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Coffee: An American obsession

January 27, 2012
Christine Weatherman - Community Columnist ( , Tribune Chronicle |

When I was a kid, I thought drinking coffee was really cool. Only adults got to do it and seemed to enjoy it when they did. I remember being fascinated watching my father mix it with coffee ice cubes and milk in the summertime. He said we couldn't have any until our "double digit" birthday, or older than age 10. Once I was actually old enough to drink that first cup, I don't think I enjoyed it very much. As an adult, my fascination for coffee has grown into more of a full-blown addiction, as it has for many folks.

What is it about the tiny coffee bean that's got everyone so hooked? Coffee has been enjoyed for hundreds of years. According to, coffee was believed to have been first introduced in Ethiopia in the early 13th century. In the mid-1600s, coffee was brought to New Amsterdam, a location later called New York by the British. The National Coffee Association ( states that though coffee houses rapidly began to appear, tea continued to be the favored drink in the New World until 1773 when the colonists revolted against a heavy tax on tea imposed by King George. The revolt, known as the Boston Tea Party, would forever change the American drinking preference to coffee.

Resolute coffee consumers are a unique breed, knowing what they want and stopping at nothing to get it. Caffeine addiction is serious business and some businesses take full advantage of our obsession. Withdrawal symptoms can include irritability and depression to name a few. I found out (the hard way) not to come between a hard-core coffee drinker and their perfect cup of coffee. Bad things happen.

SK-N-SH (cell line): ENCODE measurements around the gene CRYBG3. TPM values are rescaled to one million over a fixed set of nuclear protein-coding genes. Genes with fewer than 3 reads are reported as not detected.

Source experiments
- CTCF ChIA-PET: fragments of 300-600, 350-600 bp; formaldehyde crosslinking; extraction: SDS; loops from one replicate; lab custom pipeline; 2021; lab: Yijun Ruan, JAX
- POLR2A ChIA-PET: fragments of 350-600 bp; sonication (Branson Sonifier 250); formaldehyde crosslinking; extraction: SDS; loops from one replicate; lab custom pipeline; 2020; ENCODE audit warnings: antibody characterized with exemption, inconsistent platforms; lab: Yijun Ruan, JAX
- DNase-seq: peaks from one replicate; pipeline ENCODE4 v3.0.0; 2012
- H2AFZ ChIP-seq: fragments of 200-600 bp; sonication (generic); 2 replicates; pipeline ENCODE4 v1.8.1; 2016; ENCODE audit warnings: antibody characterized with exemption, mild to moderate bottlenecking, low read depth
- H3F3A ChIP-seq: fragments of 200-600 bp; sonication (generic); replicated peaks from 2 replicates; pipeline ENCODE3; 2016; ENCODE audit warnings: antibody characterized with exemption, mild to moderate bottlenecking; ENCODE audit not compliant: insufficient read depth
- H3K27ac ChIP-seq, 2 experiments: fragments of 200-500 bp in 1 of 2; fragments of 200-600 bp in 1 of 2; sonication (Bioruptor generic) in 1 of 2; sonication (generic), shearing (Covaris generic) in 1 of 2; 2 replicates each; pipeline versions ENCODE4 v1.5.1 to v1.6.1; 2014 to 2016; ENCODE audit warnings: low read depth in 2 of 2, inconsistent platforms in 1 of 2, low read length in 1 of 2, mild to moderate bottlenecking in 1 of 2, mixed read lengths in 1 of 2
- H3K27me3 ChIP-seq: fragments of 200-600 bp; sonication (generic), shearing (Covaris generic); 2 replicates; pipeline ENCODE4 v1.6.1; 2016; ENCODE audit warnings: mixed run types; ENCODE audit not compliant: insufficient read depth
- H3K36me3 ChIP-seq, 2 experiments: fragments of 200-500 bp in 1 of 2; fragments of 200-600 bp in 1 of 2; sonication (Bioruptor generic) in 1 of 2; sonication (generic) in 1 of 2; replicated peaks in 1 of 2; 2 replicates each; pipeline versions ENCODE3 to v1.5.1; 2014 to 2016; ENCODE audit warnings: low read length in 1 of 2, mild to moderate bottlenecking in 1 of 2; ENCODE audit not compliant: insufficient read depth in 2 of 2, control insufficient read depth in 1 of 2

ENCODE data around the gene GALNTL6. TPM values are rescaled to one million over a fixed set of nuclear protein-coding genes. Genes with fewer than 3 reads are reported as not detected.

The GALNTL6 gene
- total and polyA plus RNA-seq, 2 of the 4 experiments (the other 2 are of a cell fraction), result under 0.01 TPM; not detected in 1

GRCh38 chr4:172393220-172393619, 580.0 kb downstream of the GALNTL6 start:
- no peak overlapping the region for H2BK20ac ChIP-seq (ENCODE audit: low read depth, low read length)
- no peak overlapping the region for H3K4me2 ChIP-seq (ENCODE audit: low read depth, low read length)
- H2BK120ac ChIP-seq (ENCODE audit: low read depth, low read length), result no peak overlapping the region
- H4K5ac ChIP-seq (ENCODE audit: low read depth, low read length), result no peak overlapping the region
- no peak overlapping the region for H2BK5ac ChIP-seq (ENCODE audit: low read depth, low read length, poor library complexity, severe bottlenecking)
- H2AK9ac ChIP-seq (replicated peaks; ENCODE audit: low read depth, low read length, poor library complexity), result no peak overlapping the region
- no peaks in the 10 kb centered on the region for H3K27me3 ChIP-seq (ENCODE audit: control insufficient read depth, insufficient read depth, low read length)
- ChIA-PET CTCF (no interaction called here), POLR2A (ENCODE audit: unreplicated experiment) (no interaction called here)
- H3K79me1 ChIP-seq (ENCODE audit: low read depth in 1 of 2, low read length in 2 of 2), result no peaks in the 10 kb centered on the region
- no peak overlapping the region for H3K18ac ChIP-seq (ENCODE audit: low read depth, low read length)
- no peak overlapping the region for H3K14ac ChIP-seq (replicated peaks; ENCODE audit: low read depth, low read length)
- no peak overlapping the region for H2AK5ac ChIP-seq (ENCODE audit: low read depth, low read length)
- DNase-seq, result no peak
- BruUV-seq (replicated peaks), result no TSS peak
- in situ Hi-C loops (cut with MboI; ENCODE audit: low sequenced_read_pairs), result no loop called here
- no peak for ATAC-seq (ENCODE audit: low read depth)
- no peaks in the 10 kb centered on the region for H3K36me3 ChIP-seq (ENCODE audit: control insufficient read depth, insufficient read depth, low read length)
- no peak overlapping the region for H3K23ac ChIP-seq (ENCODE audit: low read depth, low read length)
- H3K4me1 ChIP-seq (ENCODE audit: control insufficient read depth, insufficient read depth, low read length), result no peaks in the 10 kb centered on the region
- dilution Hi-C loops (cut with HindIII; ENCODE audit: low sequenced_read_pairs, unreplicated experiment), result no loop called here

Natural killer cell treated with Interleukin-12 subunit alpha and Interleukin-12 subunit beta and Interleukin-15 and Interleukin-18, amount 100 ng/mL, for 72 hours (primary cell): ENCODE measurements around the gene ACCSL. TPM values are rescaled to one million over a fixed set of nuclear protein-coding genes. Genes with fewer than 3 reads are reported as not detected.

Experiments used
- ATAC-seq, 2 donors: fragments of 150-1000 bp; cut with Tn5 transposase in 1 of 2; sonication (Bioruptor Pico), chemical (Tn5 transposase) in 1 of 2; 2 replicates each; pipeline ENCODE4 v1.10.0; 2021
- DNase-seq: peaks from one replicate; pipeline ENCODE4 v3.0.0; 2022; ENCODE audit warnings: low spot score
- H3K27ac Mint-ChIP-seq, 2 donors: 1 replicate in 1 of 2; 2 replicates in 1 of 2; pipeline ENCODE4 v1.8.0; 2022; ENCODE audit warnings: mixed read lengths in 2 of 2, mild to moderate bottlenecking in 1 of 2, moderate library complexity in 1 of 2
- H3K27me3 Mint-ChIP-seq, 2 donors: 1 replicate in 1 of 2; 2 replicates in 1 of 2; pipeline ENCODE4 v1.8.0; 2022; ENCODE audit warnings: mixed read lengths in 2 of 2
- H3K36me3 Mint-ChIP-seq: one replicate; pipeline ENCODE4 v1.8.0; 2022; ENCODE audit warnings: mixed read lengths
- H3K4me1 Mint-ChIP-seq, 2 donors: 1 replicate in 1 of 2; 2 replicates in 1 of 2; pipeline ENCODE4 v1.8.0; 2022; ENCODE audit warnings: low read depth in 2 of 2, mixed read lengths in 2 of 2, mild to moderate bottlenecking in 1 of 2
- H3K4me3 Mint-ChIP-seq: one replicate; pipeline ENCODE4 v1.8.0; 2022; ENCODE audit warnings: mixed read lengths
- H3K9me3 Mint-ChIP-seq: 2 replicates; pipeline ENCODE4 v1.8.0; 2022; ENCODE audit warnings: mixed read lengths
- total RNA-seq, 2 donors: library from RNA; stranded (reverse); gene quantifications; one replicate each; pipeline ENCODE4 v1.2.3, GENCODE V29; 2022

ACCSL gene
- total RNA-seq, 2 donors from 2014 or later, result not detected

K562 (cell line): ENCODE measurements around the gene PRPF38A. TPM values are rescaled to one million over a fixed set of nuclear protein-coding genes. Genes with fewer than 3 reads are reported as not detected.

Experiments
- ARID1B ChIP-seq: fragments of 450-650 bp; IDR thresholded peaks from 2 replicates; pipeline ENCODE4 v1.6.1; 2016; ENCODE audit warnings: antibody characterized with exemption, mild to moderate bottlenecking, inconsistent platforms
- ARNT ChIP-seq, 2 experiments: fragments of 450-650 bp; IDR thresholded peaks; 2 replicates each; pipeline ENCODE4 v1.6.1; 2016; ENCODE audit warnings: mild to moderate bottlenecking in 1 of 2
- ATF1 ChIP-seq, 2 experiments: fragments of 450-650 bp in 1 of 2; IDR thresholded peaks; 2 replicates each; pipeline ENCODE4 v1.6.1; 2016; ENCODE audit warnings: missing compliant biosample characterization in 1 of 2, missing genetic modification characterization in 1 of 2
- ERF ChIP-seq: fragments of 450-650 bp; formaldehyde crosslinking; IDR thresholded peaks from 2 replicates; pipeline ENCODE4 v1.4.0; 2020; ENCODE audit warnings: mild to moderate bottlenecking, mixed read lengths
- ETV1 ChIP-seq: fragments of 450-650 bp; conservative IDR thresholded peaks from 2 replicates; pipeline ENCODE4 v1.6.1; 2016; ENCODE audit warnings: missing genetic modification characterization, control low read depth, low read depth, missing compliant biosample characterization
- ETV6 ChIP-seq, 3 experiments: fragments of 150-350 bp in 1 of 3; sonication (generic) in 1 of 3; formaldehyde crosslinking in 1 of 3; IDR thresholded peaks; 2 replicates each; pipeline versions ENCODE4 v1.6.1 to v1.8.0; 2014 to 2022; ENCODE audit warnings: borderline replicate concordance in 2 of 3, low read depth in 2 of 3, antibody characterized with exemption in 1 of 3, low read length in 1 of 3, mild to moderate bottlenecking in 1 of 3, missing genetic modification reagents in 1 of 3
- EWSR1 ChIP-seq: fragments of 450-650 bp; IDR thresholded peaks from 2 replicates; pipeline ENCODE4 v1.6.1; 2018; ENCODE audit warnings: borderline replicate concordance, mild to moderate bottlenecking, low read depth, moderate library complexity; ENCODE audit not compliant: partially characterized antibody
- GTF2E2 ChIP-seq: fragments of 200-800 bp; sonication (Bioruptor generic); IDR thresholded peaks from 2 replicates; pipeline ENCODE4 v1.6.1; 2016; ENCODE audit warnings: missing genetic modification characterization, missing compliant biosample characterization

When I was in the Navy, I worked in an office with several men. As the new member of the group, I took it upon myself one day to wash out the crud growing inside some of the coffee cups my coworkers had left behind. Boy, was that a mistake. "You washed out all of the flavor," I was told angrily. I never did get that, but never touched anyone's cup again. At one time, my brother and his wife were stopping at their local restaurant at least three times a day to buy huge cups of coffee, even late into the evening.

I remember once my husband and I stayed with my father for a few days. We were both having headaches and were baffled as to why. We later found out that we'd been drinking decaf for three days and didn't know it. Upon immediately purchasing some regular coffee, the headaches stopped.

Years ago, medical researchers believed that the caffeine in coffee was bad for your health, blaming it for everything from heart disease to "stunting your growth." On the contrary, new research suggests coffee isn't as bad as first believed. Newer studies by the Mayo Clinic have shown that coffee may have benefits, such as protecting against Parkinson's disease, type 2 diabetes and liver cancer. It also has a high content of antioxidants (

So cheers, lift those coffee cups up proudly and drink a toast to that delicious brown liquid that more than 54 percent of Americans drink every day.

Weatherman is a Trumbull County resident. Email her at editorial



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